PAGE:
|Fintech companies are using digital technology to score the creditworthiness of people in emerging markets, potentially enabling millions of people in East Africa to get access to affordable credit and financial services for the first time
|More than 2.5 billion people around the world – many of them in Africa – lack formal identification that enables them to access to financial and government services, according to the United Nations and the ID2020 project (https://goo.gl/tfCgED). What’s more, less than 10% of adults(https://goo.gl/ffawpE) in low and middle-income countries are on file in public credit registries.
The result is that millions of people in East Africa are paying punitive interest rates for credit or are frozen out of access to financial services. Microfinance institutions (MFIs) in the region charge their borrowers notoriously high interest rates, often up to 30% per year (https://goo.gl/SwmUaJ). This is partly because these lenders face a higher risk of loan defaults than mainstream banks due to a lack of borrower data to support lending decisions.
MFIs in frontier markets have traditionally needed to make lending decisions without access to the sort of customer data and documentation commercial banks take for granted: credit scores, identification documents such as passports or government ID cards, bank statements, lending history and collateral.
Fintech providers, financial inclusion companies and digital finance applications are filling this information gap with alternative credit data. Credit scoring applications like Tala in East Africa (https://goo.gl/EZW9Sz), for example, collect masses of data about phone owners and use these data points to produce accurate credit scores.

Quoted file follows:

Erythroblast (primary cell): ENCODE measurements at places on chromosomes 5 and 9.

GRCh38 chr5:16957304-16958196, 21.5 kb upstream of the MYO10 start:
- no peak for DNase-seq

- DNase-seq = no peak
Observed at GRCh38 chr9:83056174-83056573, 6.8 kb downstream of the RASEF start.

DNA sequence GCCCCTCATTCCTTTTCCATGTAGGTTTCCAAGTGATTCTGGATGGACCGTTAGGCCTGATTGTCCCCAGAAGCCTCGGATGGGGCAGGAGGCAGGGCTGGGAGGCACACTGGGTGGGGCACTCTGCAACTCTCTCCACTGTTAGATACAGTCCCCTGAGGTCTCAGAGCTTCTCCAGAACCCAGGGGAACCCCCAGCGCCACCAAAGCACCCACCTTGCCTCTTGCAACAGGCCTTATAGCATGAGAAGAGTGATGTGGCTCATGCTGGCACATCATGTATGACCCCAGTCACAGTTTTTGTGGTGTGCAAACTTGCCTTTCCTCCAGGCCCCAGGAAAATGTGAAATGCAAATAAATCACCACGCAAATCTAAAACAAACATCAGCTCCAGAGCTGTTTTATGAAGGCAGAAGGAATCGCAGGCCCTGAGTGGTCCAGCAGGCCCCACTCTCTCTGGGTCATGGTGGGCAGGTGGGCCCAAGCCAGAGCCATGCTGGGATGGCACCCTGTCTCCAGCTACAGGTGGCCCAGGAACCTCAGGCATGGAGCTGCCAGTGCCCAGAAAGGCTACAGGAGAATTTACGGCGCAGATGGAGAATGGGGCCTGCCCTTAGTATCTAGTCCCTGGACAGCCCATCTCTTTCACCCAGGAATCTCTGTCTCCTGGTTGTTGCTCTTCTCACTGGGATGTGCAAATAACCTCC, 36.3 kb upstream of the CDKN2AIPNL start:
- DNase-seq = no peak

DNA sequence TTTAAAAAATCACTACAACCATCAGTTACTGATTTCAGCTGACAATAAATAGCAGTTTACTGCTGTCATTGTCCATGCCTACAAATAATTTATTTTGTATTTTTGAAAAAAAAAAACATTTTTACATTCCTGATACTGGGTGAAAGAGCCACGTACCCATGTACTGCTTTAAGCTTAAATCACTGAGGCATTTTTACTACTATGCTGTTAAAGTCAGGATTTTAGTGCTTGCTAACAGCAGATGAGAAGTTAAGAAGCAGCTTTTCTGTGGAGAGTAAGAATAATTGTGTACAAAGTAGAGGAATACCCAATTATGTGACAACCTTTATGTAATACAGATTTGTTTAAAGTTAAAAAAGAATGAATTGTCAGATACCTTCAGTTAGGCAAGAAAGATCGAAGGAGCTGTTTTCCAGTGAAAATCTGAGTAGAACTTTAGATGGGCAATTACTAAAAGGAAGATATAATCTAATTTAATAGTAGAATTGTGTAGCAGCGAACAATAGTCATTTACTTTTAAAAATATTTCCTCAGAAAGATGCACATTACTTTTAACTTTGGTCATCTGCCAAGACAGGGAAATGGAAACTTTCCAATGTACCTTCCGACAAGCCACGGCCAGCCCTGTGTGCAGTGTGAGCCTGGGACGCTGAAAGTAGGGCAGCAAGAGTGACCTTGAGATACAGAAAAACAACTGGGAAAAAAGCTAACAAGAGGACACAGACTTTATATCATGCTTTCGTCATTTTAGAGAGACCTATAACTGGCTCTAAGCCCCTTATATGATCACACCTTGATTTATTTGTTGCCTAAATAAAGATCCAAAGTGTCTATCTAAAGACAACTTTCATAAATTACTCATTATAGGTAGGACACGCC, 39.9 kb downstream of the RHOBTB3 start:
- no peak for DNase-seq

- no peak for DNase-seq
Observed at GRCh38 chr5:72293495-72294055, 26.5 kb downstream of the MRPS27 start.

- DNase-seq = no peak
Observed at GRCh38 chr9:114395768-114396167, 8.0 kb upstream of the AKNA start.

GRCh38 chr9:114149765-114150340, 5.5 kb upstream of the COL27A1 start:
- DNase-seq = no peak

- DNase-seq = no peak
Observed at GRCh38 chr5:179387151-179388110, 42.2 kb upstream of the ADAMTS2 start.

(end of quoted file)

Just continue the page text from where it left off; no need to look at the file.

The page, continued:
This alternative credit data could help the credit officers at microfinance banks (MFBs) and MFIs who make lending decisions to make more accurate predictions about loan performance. This could, in turn, help improve collection rates and profitability for institutions and make credit more affordable for lower-risk customers.
With smartphone ownership in East Africa rising as the average selling price falls, (https://goo.gl/v2SWp4) an unprecedented amount of credit data is expected to become available in the years to come. Through API integration (https://goo.gl/Dmxqsq), fintech providers and Oradian will be able to provide access to real-time credit scores for credit officers at MFIs and MFBs.
Oradian (http://Oradian.com), which currently serves a global community of over 50 financial institutions and one million end-clients, provides a cloud-based toolset designed for financial inclusion in hard-to-reach communities.
Third-party fintech software can plug into Oradian’s core banking platform via API integration so the two systems can ‘talk to’ each other. When credit officers log into their Oradian dashboard to see loan applications, loan performance and borrower information, they can also see the credit score provided by an alternative credit scoring app, similar to Cignifi and Equifax’s partnership (https://goo.gl/iyDA5a) in Latin America.
With predictive data that enables lenders to make more informed decisions, fintech can help make credit more affordable for low-income borrowers in frontier markets. API integration is an efficient way for MFIs and MFBs to improve their service, product offering and rates, enabling them to differentiate their business in markets with increasing competition.